Bless You!

Expert Answers to Keep You in the Know About Your Nose

“Your nose is the initial filter, warmer and humidifier for our lungs.  When it’s inflamed and congested, we’re miserable.”

Daniel Todd, MD, FACS, Midwest Ear, Nose and Throat

The wind-up to the sneeze that leaves everyone scattered. The trail of tissues you left on the floor. Or how about the coughing attacks that interrupt an important presentation or strike while talking on the phone. Yes, most can identify.

Fotolia 32336315 LAfter all, nearly 30% of adults are affected by these symptoms. It’s called rhinitis. Sounds like a complex name for something as basic as a runny nose. But for perennial sufferers, it’s not to be taken lightly. But slow down before investing in Kleenex stock. There are things you should know about your nose that may lead to a healthier life.

First of all, it’s important to understand what type of rhinitis you have. The basic rhinitis can be identified through common symptoms like a stuffy or runny nose. Daniel Todd, MD and FACS (Fellow, American College of Surgeons) with Midwest Ear, Nose and Throat, has been working with nasal complaints for two decades and goes on to explain the complexity and the important role the nose plays. “The nose is the organ where we really interface with our environment,” says Dr. Todd. “It’s the initial filter, warmer and humidifier for our lungs.  When it’s inflamed and congested, we’re miserable.”  So in other words, your nose is like the central air system in your house. Almost all of us can identify when something so vital doesn’t work properly and the negative effects it can have on both you and your family.

But like most medical conditions, there are various types. In this case, it’s seasonal (allergic) and vasomotor (non-allergic). But sufferers who go from basic rhinitis to allergic or non-allergic will feel the added complications. “Allergic rhinitis displays additional symptoms like sneezing, coughing and headache, making this condition much more severe,” adds Dr. Todd.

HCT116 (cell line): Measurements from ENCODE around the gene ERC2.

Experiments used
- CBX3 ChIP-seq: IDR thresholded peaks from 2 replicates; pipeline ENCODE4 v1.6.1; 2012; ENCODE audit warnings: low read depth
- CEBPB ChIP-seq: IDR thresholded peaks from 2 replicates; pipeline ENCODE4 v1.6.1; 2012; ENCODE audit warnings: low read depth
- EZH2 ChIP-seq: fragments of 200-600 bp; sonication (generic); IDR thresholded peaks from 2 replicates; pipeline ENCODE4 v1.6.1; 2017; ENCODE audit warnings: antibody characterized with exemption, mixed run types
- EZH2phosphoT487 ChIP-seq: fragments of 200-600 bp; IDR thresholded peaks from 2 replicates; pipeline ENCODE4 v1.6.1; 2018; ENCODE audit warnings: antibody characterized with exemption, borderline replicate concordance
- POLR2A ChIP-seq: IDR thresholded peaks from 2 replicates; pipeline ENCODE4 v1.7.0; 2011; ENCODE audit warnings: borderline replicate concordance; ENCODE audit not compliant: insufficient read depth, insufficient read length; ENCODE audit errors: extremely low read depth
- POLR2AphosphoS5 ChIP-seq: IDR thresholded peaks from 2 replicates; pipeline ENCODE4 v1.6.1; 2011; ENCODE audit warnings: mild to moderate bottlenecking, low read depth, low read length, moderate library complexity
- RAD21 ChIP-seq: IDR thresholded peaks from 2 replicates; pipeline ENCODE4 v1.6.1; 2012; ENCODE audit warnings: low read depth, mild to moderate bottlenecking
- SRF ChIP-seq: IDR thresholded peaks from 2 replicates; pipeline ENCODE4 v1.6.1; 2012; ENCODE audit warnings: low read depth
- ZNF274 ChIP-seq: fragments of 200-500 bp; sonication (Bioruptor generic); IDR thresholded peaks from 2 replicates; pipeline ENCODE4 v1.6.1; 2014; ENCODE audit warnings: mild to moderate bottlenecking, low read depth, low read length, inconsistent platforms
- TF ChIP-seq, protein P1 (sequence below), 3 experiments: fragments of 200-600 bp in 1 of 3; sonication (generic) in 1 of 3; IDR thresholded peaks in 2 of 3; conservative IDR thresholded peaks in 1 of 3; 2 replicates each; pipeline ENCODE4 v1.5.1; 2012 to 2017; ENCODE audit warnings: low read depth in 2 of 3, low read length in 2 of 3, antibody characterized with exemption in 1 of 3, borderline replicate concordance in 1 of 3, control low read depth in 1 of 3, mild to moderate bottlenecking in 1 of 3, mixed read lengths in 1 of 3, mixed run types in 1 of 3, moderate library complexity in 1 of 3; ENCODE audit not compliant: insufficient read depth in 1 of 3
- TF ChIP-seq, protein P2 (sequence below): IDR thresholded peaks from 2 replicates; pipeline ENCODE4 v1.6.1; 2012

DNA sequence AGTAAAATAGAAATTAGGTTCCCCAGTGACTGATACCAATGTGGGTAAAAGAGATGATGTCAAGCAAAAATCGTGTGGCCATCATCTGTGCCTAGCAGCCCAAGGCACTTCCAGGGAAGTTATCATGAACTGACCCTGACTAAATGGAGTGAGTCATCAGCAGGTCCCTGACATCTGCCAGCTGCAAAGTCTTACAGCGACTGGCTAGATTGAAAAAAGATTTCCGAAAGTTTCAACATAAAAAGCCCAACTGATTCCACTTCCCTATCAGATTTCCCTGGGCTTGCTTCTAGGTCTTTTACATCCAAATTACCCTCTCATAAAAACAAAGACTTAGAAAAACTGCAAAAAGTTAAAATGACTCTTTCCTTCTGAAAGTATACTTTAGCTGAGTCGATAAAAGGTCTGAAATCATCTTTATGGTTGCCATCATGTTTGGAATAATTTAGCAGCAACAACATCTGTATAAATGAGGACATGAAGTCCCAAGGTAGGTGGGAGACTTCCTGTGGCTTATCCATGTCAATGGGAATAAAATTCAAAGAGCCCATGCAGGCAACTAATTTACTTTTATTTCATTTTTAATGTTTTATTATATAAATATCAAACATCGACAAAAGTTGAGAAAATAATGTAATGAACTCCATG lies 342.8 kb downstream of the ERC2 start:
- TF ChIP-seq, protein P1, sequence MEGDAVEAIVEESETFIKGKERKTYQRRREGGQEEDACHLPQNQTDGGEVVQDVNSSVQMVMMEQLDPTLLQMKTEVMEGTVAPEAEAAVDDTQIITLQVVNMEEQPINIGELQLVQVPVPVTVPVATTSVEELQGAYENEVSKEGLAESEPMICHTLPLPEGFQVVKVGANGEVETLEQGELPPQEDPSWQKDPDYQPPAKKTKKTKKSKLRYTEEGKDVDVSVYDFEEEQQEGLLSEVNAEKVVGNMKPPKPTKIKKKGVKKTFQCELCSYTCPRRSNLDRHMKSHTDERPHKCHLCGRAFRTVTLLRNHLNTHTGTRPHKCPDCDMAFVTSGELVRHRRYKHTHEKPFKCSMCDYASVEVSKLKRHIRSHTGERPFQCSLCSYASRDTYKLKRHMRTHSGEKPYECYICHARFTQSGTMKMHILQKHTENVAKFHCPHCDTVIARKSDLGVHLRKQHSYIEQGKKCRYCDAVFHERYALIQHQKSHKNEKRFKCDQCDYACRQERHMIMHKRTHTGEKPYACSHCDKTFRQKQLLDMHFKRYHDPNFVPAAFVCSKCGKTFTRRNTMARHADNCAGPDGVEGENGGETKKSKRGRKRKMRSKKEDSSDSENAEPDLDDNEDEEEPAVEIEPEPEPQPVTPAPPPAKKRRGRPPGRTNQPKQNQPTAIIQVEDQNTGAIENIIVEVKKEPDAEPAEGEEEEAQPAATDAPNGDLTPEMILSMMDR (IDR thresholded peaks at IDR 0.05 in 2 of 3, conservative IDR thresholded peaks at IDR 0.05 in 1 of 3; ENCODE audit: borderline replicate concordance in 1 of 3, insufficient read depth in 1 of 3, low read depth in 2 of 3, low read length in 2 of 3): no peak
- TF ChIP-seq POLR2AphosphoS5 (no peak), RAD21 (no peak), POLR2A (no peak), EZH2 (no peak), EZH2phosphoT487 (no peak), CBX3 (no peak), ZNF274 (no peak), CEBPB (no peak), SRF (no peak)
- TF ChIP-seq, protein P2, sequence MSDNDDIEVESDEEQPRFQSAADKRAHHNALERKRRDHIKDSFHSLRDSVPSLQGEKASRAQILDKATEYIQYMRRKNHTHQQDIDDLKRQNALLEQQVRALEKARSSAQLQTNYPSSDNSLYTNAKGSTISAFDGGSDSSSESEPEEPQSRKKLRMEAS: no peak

He goes on to explain how allergies are, in essence, your own immune system reacting to airborne molecules that should be ignored, but for some reason are not. The result is a reaction. If the allergens are pollens, for example, the symptoms are what we call seasonal. Their symptoms tend to provoke more histaminic reactions. Think itchy, watery eyes or sneezing and runny nose. It’s important to note that allergic rhinitis can also be non-seasonal as well. “If you suffer reactions from dust mites, mold or pet dander, they can present themselves year-round. This type tends to be more congestion and drainage with less histaminic symptoms,” adds Dr. Todd.

Unfortunately, Dr. Todd says he encounters a lot of rhinitis patients with no identifiable allergies. “These patients may be sensitive to many irritants in a non-allergic mechanism,” he adds. “We sort of lump these into the category of non-allergic or vasomotor rhinitis.” Unfortunately, this takes immunotherapy, also known as allergy shots, which are not really a medicine but a desensitizing injection of the same substance to which the person is allergic in order to build a tolerance, off the table as a treatment option.” The good news is that these patients will respond tp some medications for allergy patients. These medications include nasal steroid sprays, antihistamines and decongestants.”

But what triggers rhinitis and how can it be treated? Those might be loaded questions. “Finding the cause of the inflammation can be easy in some, but virtually impossible in others. Obviously a virus or invading bacteria can cause a temporary inflammation, but for those with a more constant rhinitis, we need to look deeper,” says Dr. Todd.  As for treatments, Dr. Todd suggests scheduling an appointment with your physician for an official diagnosis and treatment plan. However, for mild cases, nasal sprays, antihistamines and simple avoidance for those with an identified allergy, can work.

Despite the fact there is no cure for rhinitis and its many forms, it’s likely not lethal and can be controlled with proper measures and medications. The best course of action is to be aware of your condition and be prepared.

By Jennifer Dumke: Sioux Falls Woman Magazine